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Gallery: Monkey Mug Shots

Bald Uakari

The bald uakari monkey.

(Image credit: Luis Louro, Shutterstock)

The bald uakari monkey lives in the western Amazon of Brazil and Peru.

Common Squirrel Monkey

Common squirrel monkey

(Image credit: Filip Fuxa, Shutterstock)

The common squirrel monkey lives among treetops in the Amazon Basin.

Titi Monkey

A titi monkey

(Image credit: Jarp2, Shutterstock)

A titi monkey, part of a family of species that ranges across South America.

Geoffroy's Spider Monkey

Geoffroy's Spider Monkey

(Image credit: )

At up to 20 pounds (9 kilograms), the Geoffroy's Spider Monkey is one of the largest monkeys in South and Central America. It uses its prehensile tail like a fifth limb while swinging from tree to tree.

Red Howler Monkey

Red Howler Monkey

(Image credit: Ra'id Khalil, Shutterstock)

A red howler monkey in Bolivia.

Black Howler Monkeys

Black Howler Monkeys

(Image credit: Glenda M. Powers, Shutterstock)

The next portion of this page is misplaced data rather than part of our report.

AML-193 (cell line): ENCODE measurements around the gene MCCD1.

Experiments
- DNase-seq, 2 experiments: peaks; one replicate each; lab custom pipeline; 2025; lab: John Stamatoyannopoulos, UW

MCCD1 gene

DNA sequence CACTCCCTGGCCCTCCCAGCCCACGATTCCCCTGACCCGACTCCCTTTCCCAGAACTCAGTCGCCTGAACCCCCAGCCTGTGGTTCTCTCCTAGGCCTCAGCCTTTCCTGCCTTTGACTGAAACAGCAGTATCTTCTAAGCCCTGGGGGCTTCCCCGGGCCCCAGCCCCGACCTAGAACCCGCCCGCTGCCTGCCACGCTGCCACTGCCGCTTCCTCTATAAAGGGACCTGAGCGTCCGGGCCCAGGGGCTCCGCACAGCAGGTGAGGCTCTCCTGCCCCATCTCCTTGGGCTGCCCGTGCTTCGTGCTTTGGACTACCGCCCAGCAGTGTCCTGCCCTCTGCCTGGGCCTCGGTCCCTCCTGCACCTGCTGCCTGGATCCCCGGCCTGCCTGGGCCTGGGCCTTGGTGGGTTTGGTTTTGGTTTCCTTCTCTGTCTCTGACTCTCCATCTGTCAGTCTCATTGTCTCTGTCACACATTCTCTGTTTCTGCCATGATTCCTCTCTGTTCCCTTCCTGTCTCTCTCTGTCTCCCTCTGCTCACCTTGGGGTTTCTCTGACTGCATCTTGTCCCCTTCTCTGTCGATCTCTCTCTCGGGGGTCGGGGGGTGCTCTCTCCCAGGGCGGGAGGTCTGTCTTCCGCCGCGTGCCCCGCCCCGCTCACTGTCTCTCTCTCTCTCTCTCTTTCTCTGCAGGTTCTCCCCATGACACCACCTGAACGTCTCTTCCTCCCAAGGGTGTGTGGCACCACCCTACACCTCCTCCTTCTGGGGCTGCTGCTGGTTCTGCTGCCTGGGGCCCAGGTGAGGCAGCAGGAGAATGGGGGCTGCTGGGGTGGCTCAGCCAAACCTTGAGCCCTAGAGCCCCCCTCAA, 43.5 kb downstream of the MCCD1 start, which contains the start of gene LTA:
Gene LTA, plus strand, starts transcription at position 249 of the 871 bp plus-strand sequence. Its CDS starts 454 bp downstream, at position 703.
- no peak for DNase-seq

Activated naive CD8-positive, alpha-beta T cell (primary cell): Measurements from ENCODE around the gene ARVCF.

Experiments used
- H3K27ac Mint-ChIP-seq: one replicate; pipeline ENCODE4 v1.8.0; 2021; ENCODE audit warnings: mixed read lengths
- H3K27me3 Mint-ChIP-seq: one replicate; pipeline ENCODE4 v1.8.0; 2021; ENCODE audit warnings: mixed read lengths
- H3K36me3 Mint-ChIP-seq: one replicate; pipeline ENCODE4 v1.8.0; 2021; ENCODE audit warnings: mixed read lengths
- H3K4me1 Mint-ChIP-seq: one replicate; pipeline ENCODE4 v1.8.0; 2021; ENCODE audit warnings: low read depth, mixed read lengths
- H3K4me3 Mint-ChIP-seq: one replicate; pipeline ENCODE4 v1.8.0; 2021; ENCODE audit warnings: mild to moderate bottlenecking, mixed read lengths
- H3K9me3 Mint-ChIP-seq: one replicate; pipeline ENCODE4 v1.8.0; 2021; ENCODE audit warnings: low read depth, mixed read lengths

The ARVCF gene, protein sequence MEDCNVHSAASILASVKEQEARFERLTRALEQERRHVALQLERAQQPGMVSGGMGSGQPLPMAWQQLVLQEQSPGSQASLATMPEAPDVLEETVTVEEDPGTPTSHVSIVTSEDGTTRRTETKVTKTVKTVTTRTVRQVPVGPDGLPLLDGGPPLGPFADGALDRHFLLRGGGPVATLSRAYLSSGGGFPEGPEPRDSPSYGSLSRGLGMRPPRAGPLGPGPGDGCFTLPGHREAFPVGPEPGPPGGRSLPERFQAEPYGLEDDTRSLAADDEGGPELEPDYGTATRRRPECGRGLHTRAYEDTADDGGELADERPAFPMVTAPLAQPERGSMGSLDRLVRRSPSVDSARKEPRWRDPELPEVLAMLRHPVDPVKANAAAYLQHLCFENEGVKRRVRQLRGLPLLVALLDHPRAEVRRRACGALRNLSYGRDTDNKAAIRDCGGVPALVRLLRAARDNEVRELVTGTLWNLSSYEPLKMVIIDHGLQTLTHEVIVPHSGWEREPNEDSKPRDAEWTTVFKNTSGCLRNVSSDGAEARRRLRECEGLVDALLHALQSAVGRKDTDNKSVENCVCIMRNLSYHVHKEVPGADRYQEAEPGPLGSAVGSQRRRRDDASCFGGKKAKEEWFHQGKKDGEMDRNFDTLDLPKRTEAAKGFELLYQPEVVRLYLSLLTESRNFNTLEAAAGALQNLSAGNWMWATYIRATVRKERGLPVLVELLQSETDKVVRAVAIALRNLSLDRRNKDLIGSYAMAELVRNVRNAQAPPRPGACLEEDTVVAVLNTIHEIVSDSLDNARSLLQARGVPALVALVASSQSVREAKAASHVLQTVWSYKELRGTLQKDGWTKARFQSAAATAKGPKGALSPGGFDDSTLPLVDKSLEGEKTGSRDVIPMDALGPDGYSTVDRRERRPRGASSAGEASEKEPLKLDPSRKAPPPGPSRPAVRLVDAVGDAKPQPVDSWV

Two black howler monkeys sing together at a zoo.

White-Faced Capuchin

White-Faced Capuchin

(Image credit: Brian Lasenby, Shutterstock)

A white-faced capuchin monkey from Costa Rica.

Tufted Capuchins

Two tufted Capuchins

(Image credit: Helen E. Grose, Shutterstock)

A tufted capuchin, resident of the Amazon Basin, eats as another capuchin grooms him.

Baby Black-Capped Squirrel Monkey

Baby black capped squirrel monkey.

(Image credit: Gertjan Hooijer, Shutterstock)

A baby black-capped squirrel monkey hitches a ride on mama's back.

Golden Lion Tamarins

Golden Lion Tamarin

(Image credit: Eric Gevaert, Shutterstock)

The distinctive golden lion tamarin is found only in Brazil. These distinctive monkeys are endangered.

Baby Tamarin

Baby golden lion tamarin.

(Image credit: Eric Gevaert, Shutterstock)

A close-up of a baby golden lion tamarin reveals the mane that gives this species its name.

Stephanie Pappas
Stephanie Pappas is a contributing writer for Live Science. She covers the world of human and animal behavior, as well as paleontology and other science topics. Stephanie has a Bachelor of Arts in psychology from the University of South Carolina and a graduate certificate in science communication from the University of California, Santa Cruz. She has ducked under a glacier in Switzerland and poked hot lava with a stick in Hawaii. Stephanie hails from East Tennessee, the global center for salamander diversity. Follow Stephanie on Google+.